Jia Jiang wants to write for Bloomberg Businessweek. He has never written for a magazine and doesn’t have an idea for an article, but he still wants to see if we’ll give him a shot. After I tell him “no,” he drives to the University of Texas, Austin, where he plans to pester a professor into letting him lecture a class. In the past month, Jiang has asked a Southwest Airlines flight attendant if he could give the on-board safety announcement and a Domino’s employee if he could deliver pizzas, and he also urged an ice cream shop to invent a flavor just for him. He makes at least one preposterous demand every day, records a video of himself doing it, and posts it on a blog at his website, entresting.com. His project, 100 Days of Rejection Therapy, is based on the idea that once you’re used to the strange looks, rude comments, and outright dismissal of every thing you’re trying to achieve, you’ll be able to overcome whatever makes you nervous: speaking in public, asking a woman out, or—in Jiang’s case—seeking funding for your tech startup.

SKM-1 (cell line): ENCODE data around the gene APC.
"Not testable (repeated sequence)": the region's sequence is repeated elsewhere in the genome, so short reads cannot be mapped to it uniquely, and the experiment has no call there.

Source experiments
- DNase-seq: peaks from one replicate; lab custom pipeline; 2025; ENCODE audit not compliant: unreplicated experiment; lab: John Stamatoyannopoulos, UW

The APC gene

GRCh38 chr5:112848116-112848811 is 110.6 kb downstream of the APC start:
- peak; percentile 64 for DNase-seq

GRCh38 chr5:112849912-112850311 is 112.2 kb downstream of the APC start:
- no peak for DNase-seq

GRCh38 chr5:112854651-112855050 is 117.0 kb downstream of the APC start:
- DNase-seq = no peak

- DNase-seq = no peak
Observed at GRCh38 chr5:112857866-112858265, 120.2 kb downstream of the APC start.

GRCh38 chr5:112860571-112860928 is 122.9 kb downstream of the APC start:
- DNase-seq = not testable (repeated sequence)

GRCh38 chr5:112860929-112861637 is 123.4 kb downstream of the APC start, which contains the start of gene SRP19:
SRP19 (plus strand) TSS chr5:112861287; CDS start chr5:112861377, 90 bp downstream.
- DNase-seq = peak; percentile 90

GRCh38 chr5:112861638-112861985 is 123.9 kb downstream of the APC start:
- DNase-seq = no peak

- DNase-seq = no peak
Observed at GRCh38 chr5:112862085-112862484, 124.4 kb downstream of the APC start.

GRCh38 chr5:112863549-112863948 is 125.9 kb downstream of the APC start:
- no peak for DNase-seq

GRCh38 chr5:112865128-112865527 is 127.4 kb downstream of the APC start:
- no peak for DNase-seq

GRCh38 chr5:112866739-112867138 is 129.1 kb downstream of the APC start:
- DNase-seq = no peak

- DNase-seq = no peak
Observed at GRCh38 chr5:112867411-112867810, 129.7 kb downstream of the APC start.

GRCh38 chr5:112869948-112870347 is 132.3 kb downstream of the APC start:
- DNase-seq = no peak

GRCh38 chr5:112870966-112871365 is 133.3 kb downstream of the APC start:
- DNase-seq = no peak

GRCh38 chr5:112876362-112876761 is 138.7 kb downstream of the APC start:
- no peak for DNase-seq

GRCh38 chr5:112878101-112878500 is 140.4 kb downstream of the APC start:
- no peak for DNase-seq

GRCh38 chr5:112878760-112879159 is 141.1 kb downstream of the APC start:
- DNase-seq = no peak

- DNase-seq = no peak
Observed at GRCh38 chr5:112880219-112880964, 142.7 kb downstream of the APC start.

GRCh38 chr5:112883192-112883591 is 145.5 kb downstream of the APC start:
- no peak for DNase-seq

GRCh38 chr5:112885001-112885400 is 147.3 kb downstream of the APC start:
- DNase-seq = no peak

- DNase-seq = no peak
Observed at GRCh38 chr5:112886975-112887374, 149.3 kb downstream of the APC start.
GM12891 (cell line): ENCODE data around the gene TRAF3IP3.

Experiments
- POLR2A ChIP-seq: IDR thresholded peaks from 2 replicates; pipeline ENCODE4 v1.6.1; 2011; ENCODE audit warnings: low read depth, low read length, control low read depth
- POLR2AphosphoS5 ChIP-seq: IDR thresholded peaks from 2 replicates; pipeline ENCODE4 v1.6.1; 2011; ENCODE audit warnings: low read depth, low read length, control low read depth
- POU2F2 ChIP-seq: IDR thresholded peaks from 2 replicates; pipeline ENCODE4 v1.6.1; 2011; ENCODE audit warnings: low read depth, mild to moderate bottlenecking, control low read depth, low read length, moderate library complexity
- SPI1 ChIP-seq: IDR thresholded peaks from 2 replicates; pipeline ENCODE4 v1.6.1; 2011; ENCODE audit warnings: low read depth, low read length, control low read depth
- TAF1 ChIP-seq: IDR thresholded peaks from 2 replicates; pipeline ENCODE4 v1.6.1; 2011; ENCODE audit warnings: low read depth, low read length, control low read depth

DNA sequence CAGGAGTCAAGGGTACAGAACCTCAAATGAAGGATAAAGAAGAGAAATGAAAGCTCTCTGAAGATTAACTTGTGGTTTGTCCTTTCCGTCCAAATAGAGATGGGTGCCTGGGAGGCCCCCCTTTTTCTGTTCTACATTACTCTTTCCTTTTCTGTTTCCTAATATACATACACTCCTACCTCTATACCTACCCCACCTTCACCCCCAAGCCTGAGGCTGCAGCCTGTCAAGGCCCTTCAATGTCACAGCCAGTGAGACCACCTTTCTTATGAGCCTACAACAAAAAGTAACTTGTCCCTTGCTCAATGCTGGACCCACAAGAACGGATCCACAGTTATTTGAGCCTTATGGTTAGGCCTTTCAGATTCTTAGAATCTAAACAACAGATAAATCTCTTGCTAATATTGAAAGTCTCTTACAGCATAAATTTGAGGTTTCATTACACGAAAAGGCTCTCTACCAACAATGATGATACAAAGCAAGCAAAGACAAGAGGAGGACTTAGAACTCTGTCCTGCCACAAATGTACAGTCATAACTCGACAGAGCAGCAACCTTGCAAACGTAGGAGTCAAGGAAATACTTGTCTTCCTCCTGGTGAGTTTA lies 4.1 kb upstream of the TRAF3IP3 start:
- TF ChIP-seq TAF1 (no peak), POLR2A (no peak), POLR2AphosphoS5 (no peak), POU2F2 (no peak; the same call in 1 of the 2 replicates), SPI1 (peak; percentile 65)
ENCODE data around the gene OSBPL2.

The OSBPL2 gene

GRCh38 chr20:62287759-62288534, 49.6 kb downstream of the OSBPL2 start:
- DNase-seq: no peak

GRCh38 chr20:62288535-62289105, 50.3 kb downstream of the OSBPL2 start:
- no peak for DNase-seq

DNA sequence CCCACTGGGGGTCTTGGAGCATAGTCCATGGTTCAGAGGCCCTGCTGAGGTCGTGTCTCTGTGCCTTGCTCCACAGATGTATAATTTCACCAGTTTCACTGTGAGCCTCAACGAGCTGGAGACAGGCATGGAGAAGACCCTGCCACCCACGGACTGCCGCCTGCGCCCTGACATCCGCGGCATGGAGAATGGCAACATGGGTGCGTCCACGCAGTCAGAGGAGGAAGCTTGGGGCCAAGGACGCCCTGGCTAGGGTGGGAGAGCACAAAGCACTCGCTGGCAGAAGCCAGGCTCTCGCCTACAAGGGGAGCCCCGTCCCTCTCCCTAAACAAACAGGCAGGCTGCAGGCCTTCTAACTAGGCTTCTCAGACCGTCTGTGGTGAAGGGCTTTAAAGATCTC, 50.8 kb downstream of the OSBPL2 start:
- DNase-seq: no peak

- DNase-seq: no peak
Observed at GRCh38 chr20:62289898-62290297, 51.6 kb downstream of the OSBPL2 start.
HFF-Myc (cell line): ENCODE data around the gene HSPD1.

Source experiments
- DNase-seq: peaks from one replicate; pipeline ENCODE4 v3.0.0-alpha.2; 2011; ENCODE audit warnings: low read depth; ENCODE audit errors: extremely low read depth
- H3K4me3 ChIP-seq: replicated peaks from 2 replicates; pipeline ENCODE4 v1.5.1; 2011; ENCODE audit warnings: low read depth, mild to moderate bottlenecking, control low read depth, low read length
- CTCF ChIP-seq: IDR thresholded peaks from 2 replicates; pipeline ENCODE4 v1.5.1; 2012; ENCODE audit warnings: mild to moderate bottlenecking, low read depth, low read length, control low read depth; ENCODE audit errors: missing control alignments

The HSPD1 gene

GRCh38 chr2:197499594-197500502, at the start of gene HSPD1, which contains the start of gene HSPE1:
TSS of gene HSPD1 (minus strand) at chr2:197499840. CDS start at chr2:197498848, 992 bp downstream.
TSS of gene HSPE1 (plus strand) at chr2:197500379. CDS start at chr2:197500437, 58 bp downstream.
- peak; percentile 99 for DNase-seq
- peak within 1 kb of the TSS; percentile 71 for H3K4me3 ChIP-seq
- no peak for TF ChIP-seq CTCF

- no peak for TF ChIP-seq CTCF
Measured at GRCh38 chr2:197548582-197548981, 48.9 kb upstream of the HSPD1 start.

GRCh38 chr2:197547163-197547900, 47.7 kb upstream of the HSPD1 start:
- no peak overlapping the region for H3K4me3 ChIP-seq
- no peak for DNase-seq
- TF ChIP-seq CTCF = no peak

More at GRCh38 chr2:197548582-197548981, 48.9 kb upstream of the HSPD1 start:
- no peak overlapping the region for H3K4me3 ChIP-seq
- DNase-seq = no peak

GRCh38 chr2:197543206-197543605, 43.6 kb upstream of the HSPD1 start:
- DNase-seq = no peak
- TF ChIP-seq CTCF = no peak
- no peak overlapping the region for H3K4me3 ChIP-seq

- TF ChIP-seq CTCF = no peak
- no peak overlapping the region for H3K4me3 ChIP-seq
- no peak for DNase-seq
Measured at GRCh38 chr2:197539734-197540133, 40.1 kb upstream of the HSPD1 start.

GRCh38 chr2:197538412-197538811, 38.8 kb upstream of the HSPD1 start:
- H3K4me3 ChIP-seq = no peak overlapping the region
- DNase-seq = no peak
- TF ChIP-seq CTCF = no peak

“Everybody has failures periodically,” says career coach Marty Nemko. “The people who are generally successful are the ones who bounce right back.” That applies to everyone from the intern who can’t get hired full-time to Steve Jobs, who was once ousted from his own company. “You’ve got to be willing to crash and burn,” Jobs told the Silicon Valley Historical Association in 1994. “If you’re afraid of failing, you won’t get very far.” Jiang, a particularly sensitive entrepreneur, used to be very, very afraid.